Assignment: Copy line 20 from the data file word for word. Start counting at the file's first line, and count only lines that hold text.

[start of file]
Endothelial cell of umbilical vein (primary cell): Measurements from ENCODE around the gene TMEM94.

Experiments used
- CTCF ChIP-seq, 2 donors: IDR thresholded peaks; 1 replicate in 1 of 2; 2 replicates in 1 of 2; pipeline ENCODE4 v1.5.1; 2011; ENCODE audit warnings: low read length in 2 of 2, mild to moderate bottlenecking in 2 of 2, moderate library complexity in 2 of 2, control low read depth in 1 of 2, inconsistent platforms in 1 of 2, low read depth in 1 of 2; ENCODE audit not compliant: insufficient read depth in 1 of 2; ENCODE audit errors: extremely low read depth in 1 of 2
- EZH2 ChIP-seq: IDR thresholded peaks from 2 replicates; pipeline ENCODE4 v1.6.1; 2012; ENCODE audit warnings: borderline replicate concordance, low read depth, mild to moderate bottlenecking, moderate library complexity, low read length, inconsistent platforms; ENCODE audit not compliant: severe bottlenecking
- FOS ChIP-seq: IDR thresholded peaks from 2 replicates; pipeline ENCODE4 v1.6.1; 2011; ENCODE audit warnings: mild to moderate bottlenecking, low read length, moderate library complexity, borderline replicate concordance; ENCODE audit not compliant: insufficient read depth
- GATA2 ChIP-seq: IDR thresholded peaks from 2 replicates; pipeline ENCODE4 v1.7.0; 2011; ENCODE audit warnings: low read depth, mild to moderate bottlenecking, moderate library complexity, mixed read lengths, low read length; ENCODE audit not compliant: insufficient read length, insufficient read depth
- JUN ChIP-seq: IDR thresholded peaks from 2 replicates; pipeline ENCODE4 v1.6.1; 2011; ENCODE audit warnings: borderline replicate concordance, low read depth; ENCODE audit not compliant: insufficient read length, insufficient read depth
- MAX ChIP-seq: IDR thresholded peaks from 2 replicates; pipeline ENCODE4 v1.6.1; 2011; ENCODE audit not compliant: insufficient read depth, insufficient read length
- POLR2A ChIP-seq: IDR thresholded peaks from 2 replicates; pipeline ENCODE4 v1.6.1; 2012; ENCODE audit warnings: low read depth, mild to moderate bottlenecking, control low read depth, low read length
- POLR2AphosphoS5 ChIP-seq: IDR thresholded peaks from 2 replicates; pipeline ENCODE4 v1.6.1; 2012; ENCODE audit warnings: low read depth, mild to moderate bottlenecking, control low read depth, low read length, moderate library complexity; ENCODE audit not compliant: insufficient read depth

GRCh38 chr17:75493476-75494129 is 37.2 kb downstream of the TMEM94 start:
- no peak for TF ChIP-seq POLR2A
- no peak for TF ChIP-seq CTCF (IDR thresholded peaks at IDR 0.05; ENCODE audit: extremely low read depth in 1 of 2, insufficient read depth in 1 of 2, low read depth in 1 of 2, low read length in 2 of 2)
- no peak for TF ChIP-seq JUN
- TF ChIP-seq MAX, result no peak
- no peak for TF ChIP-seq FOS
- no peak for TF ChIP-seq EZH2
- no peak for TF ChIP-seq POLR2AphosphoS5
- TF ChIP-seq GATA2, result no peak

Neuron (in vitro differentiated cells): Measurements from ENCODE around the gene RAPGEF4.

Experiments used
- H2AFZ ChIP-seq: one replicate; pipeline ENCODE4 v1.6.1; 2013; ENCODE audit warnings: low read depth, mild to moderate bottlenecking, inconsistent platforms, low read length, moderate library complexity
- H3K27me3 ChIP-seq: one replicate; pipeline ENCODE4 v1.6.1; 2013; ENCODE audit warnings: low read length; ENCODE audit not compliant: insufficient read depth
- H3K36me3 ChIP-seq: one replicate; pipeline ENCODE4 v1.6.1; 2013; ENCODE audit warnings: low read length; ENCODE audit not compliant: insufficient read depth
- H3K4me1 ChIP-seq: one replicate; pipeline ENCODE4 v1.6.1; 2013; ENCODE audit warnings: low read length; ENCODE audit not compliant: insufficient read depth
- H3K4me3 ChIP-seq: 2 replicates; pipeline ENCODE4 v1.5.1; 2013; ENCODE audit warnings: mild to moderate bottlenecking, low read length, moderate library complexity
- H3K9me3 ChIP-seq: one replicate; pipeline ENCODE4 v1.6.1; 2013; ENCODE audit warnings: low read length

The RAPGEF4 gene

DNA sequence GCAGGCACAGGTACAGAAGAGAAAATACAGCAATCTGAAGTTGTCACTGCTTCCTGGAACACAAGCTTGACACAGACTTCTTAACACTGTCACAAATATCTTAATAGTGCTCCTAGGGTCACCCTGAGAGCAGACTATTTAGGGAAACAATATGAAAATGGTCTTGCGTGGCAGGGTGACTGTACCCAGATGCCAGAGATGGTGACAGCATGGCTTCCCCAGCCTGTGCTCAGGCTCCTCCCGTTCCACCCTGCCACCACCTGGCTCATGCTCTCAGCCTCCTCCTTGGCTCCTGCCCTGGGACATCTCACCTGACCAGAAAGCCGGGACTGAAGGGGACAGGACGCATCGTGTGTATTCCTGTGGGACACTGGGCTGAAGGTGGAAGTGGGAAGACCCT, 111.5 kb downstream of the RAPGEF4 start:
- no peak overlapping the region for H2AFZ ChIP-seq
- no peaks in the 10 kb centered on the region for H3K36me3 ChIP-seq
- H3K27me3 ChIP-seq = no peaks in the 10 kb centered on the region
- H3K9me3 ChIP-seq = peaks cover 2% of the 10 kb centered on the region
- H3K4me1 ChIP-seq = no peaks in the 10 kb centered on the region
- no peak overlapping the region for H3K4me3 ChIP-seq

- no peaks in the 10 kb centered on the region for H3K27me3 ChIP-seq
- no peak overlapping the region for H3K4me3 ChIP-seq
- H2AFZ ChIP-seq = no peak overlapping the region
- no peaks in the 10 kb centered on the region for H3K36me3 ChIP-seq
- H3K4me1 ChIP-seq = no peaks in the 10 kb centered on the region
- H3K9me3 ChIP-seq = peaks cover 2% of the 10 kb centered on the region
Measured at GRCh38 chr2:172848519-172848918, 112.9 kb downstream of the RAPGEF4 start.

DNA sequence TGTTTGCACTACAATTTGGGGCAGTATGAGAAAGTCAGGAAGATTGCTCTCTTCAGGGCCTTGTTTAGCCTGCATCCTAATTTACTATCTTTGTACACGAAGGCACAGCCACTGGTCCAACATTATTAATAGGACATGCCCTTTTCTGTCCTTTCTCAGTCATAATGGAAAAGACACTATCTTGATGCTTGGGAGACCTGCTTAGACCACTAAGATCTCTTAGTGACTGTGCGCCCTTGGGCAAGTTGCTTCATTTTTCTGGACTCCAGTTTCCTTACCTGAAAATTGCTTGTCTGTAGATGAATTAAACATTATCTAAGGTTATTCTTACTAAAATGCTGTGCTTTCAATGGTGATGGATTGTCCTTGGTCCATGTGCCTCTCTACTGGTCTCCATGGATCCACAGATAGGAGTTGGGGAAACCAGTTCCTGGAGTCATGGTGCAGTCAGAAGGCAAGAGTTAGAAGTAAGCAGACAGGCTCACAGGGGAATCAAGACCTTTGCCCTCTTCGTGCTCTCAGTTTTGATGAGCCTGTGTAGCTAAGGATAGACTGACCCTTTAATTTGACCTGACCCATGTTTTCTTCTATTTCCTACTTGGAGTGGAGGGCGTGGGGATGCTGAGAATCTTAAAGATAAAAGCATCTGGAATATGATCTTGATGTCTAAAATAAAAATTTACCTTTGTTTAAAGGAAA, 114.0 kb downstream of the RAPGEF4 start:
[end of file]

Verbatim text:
Neuron (in vitro differentiated cells): Measurements from ENCODE around the gene RAPGEF4.